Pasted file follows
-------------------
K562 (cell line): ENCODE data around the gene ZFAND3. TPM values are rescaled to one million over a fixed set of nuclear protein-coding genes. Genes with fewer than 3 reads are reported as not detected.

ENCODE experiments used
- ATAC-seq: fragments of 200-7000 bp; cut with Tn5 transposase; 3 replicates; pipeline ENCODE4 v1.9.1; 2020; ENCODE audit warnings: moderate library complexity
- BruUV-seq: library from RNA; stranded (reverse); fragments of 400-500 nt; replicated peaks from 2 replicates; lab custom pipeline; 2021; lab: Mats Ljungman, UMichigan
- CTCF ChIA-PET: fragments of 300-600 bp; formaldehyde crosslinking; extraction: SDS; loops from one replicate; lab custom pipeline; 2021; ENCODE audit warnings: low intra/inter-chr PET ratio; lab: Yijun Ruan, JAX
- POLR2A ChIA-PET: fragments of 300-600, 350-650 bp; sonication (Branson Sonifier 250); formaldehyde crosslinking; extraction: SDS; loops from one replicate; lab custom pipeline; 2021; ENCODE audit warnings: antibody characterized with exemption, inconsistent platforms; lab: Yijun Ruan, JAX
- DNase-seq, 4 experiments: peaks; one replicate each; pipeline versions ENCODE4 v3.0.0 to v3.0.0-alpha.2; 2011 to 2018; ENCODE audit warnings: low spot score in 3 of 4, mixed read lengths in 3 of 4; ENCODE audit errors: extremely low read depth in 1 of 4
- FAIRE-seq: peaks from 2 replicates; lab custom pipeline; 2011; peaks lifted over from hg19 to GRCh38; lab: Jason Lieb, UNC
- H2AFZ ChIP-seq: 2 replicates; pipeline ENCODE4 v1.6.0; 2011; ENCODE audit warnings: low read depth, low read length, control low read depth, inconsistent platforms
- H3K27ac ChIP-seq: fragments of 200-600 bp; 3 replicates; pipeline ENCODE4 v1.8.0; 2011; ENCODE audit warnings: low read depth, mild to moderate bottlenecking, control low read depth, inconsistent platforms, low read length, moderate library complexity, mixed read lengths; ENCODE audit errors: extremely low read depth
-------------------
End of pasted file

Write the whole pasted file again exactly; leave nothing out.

K562 (cell line): ENCODE data around the gene ZFAND3. TPM values are rescaled to one million over a fixed set of nuclear protein-coding genes. Genes with fewer than 3 reads are reported as not detected.

ENCODE experiments used
- ATAC-seq: fragments of 200-7000 bp; cut with Tn5 transposase; 3 replicates; pipeline ENCODE4 v1.9.1; 2020; ENCODE audit warnings: moderate library complexity
- BruUV-seq: library from RNA; stranded (reverse); fragments of 400-500 nt; replicated peaks from 2 replicates; lab custom pipeline; 2021; lab: Mats Ljungman, UMichigan
- CTCF ChIA-PET: fragments of 300-600 bp; formaldehyde crosslinking; extraction: SDS; loops from one replicate; lab custom pipeline; 2021; ENCODE audit warnings: low intra/inter-chr PET ratio; lab: Yijun Ruan, JAX
- POLR2A ChIA-PET: fragments of 300-600, 350-650 bp; sonication (Branson Sonifier 250); formaldehyde crosslinking; extraction: SDS; loops from one replicate; lab custom pipeline; 2021; ENCODE audit warnings: antibody characterized with exemption, inconsistent platforms; lab: Yijun Ruan, JAX
- DNase-seq, 4 experiments: peaks; one replicate each; pipeline versions ENCODE4 v3.0.0 to v3.0.0-alpha.2; 2011 to 2018; ENCODE audit warnings: low spot score in 3 of 4, mixed read lengths in 3 of 4; ENCODE audit errors: extremely low read depth in 1 of 4
- FAIRE-seq: peaks from 2 replicates; lab custom pipeline; 2011; peaks lifted over from hg19 to GRCh38; lab: Jason Lieb, UNC
- H2AFZ ChIP-seq: 2 replicates; pipeline ENCODE4 v1.6.0; 2011; ENCODE audit warnings: low read depth, low read length, control low read depth, inconsistent platforms
- H3K27ac ChIP-seq: fragments of 200-600 bp; 3 replicates; pipeline ENCODE4 v1.8.0; 2011; ENCODE audit warnings: low read depth, mild to moderate bottlenecking, control low read depth, inconsistent platforms, low read length, moderate library complexity, mixed read lengths; ENCODE audit errors: extremely low read depth